The album itself, written mostly at home, is, “A little different,” but that’s unsurprising considering how far the band have travelled. “The whole process of making this album was completely different to the other one,” Nanna admits. “You can definitely hear that it’s still us but a few years have passed and there’s been a lot of maturing. It was a very natural thing for us and you can feel that.”

Creating ‘Beneath The Skin’ wasn’t as free flowing as their creativity though. Entering their rehearsal space in February of last year the band started working on their ideas. “The writing went well and we were having luck with that,” recalls Nanna. “But then our rehearsal space flooded with all our equipment in. We did have some moments where we questioned ‘What was happening?’ but now it’s done, it’s great.”

The title ‘Beneath The Skin’ “describes the album well. Going beneath the skin, if you can, is going beneath everything,” explains Nanna. “We talked about it a lot. Our first album was searching outwards and was very enthusiastic about everything. We were making up stories and trying to see the world from our home in Iceland. Everything outside of there was so exciting but once we’d spent all that time out there in the world, we felt like we were really missing home. This album is also a lot more insular. It’s a lot more about figuring yourself out; it’s the polar opposite in a way. ‘Beneath The Skin’ is about growing up.”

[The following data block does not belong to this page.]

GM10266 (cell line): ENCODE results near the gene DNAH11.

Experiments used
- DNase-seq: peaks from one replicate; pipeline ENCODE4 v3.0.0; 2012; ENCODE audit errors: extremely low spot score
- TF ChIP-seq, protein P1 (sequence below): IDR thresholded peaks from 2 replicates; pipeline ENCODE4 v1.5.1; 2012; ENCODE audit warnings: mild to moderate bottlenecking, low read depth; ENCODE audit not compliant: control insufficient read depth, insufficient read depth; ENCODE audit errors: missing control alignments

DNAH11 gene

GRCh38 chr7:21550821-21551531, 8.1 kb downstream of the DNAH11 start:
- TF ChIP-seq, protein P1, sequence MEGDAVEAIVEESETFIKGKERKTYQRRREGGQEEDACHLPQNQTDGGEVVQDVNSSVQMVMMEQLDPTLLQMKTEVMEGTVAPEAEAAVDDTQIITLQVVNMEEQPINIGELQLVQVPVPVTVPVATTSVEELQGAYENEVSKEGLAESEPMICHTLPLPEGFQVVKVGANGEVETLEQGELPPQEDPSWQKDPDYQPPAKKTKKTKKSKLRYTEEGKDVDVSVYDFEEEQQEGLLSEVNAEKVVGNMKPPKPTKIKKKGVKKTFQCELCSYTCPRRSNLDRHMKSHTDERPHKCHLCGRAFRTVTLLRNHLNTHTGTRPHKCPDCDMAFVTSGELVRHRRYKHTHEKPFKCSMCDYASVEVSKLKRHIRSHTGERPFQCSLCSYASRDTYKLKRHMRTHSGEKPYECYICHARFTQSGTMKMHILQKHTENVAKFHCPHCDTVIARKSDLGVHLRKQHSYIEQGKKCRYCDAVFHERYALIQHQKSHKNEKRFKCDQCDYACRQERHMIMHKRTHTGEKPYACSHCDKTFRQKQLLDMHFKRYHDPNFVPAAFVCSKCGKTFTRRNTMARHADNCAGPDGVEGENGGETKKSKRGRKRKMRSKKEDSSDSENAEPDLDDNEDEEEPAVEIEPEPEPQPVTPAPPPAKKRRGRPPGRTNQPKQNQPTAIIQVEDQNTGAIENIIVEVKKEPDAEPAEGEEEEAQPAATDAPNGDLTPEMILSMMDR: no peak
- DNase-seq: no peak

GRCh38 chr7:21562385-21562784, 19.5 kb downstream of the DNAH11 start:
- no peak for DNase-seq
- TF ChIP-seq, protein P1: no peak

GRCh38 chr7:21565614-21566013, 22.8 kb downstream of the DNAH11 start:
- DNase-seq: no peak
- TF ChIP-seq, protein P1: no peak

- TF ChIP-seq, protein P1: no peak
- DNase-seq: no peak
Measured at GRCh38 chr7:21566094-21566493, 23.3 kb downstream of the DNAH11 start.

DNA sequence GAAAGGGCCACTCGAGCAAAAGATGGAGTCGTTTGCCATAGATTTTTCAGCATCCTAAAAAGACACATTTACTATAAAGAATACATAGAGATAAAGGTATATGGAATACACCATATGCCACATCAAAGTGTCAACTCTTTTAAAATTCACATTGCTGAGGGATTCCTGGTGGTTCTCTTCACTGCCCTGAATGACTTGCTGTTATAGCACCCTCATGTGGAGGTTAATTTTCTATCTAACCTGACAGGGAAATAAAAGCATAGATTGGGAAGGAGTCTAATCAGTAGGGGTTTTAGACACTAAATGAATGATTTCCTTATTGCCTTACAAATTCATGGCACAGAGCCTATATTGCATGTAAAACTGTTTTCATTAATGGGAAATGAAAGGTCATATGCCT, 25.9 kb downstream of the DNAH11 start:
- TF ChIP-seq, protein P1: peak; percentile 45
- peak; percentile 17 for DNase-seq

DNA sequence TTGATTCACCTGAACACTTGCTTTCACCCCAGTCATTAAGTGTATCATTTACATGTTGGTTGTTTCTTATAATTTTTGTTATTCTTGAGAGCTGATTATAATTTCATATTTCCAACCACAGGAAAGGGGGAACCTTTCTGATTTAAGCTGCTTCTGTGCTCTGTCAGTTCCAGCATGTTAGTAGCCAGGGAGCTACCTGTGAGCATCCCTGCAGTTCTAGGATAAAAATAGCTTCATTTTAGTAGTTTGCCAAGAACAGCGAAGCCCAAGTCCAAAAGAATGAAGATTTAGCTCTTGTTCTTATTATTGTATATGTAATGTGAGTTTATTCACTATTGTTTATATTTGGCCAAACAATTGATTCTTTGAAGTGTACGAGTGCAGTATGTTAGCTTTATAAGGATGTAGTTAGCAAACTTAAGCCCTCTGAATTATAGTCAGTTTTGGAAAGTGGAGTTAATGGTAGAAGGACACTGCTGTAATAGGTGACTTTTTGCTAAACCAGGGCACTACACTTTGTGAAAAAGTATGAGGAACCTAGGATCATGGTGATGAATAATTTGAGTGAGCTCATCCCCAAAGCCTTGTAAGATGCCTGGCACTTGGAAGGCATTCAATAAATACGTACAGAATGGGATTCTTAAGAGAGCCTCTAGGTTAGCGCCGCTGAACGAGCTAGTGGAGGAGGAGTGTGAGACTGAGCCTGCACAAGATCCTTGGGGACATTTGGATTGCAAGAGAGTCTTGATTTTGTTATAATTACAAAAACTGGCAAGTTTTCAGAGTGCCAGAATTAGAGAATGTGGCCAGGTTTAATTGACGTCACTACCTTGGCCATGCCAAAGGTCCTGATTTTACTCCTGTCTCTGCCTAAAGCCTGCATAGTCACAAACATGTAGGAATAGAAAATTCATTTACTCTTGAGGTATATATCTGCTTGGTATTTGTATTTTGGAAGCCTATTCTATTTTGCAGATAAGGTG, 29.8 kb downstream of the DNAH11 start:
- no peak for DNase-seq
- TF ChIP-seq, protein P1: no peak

“It’s definitely a more personal album,” continues Nanna. “I never felt any pressure when we went into the album but maybe that’s just what I thought. We were just doing our thing but when you look back, now we’ve done the album and we’re laughing, you can see all the stress and the craziness behind it. We were probably really stressed out but we just didn’t realise it. It was probably good that I was pushing those feelings away and didn’t let it affect me.”

‘Beneath The Skin’ is out on 8th June and the band has a very simple desire for it. “I want people to experience it in their own way,” exclaims Nanna. “We put a lot of work and love into it, we’re very proud of our little baby.”

Of Monsters and Men will play Best Kept Secret (19th - 21st June), Open’er (1st - 4th July) and Bilbao BBK Live (9th - 11th July), where DIY is an official media partner. Tickets are on sale now. Visit for more information.

Watch on

Earl Sweatshirt shares visuals for Grief, off his upcoming new album

In the wee hours of the morning (UK time), the Odd Future rapper railed off a stream of deeply unimpressed tweets about his label, Sony. Why? Well, because he apparently didn’t sign off the process to register forthcoming album I Don’t Like Shit, I Don’t Go Outside on iTunes, spoiling what might have been a planned surprise-release.

The silver lining for Earl fans comes in the form of new track, Grief. It’s a sullen, cloud rap-like cut that includes references to paranoia and drinking to numb one’s emotions. Heavy stuff, which we’re looking forward to delving into when the album (possibly) drops next Monday 23 March.

Assalamu'alaykum warahmatullah wabarakatuh.

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Nappasin ajomusaksi Happoradion Kaunis minä -albumin, ja tää biisi jotenkin herkisti nyt kun sen vuosien tauon jälkeen taas kuunteli, upee biisi. <3

Yläasteella joutui aina oottamaan bussia kylmässä jonkun 20 minuuttia, ja Fiku oli todennut että siinä ajassa ehtii kuunnella 6 biisiä (ja tää oikeesti piti aina paikkansa), ja sit oli aina tuskaa jos tää biisi tuli koska tää kesti yli viisi minuuttia ja mieluummin ois kuunnellut jotain kolmen minuutin kappaleita et bussi tulis nopeemmin. .-D

En tajuu miks tää biisi ei oo enää koneella, nyt siirsin sen ja pari muutakin ton levyn biisiä koneelle mitkä oli jätetty pois.